Technology incubators, meanwhile, have been providing graduate entrepreneurs with co-working spaces and mentoring on campus to help them launch their own startup.
The government has been encouraging startups to diversify into various knowledge-based fields, with emphasis on developing local solutions and addressing the needs of industry.
Since 2018, the Vice Presidential Office for Science and Technology has recommended that entrepreneurs find innovative solutions in waste management, agriculture, water management, air pollution, sports, digital health, energy, tourism, insurance, education and mining.
Even some large private companies have diversified their investment portfolios and established 20 startups in such strategic fields.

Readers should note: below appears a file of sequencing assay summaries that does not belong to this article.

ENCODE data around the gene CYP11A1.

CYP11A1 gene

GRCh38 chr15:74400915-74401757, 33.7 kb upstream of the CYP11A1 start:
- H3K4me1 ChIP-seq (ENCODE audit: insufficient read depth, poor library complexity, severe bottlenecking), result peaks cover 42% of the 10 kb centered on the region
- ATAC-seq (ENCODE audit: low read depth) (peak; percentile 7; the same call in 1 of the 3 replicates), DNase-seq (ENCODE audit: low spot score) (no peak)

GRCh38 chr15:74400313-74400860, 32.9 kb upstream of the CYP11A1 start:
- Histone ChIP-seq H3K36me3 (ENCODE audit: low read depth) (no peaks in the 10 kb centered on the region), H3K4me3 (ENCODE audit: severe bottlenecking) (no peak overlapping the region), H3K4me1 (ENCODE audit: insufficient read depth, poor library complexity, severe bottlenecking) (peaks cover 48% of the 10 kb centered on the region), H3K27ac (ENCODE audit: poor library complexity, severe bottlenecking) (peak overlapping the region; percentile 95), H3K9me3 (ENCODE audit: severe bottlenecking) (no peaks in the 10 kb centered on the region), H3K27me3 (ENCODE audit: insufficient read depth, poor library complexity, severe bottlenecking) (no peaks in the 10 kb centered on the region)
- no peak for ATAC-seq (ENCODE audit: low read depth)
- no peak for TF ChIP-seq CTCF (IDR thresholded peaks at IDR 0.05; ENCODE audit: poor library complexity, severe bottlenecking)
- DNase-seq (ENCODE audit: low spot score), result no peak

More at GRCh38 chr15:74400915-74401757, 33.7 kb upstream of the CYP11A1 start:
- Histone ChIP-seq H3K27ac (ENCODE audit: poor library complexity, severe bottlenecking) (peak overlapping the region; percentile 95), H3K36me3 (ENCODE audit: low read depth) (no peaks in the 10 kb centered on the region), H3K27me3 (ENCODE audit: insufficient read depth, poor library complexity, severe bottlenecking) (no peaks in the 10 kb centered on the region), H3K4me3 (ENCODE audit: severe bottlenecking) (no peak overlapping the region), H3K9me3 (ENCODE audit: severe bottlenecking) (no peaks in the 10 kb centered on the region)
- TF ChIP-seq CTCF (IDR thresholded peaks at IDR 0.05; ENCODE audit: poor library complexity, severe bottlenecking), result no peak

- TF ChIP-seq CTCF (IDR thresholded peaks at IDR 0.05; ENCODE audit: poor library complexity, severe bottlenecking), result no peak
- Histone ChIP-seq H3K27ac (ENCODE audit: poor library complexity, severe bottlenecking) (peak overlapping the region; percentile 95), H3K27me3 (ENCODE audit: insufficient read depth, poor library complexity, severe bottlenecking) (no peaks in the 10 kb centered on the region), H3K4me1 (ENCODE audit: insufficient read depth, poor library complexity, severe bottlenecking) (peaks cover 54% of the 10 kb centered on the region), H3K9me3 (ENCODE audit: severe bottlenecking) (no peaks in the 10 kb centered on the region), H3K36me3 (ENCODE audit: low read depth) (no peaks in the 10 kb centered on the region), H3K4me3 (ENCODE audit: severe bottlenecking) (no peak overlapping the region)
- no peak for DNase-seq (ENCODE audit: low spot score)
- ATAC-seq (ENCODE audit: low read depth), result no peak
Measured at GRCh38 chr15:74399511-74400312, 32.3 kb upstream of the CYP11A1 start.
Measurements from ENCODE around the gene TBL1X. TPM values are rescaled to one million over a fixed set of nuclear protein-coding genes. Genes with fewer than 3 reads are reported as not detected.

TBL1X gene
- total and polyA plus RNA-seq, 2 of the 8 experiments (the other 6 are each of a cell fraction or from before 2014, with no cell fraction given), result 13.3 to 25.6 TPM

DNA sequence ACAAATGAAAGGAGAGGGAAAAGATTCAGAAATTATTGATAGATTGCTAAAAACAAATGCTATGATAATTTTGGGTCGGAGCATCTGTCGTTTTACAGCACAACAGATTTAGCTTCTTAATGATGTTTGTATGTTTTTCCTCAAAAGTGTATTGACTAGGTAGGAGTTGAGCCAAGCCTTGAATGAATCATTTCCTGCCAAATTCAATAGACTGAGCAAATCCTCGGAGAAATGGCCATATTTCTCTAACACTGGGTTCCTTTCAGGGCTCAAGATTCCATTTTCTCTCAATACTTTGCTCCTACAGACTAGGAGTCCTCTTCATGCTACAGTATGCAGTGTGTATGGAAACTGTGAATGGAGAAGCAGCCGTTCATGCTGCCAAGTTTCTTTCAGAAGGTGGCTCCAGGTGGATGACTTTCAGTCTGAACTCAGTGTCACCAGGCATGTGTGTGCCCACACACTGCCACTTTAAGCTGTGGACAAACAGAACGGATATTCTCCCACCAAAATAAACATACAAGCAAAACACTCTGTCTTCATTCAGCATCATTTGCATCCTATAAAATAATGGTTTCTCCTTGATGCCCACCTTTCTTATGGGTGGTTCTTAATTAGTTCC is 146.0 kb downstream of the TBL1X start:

By 2019, Iran had risen through the ranks from 106th (2015) to 61st out of the 129 countries featured in the Global Innovation Index.
A Short-Lived Economic Rebound
Endogenous innovation has been supported by the economic rebound triggered by the lifting of international sanctions in 2016.
According to UNESCO, Iran posted a growth of 13.4% that year and 3.8% the following year, equivalent to about $447.7 billion.
In the first quarter of 2017, recovery extended to the non-oil sector, facilitated by astute monetary and fiscal policies and a boom in the services and construction industries.
According to the Statistical Center of Iran, the unemployment rate had fallen to 10.6% by March 2020, showing a decline of 1.7% over the previous year, although the rate remained higher for youth and women at 25.7% and 17.2%, respectively.
Four out of 10 university graduates are unemployed (39%), up by five percentage points since 2019.
Mobilization Against Covid-19
In 2020, the Iranian economy was ravaged by the Covid-19 outbreak.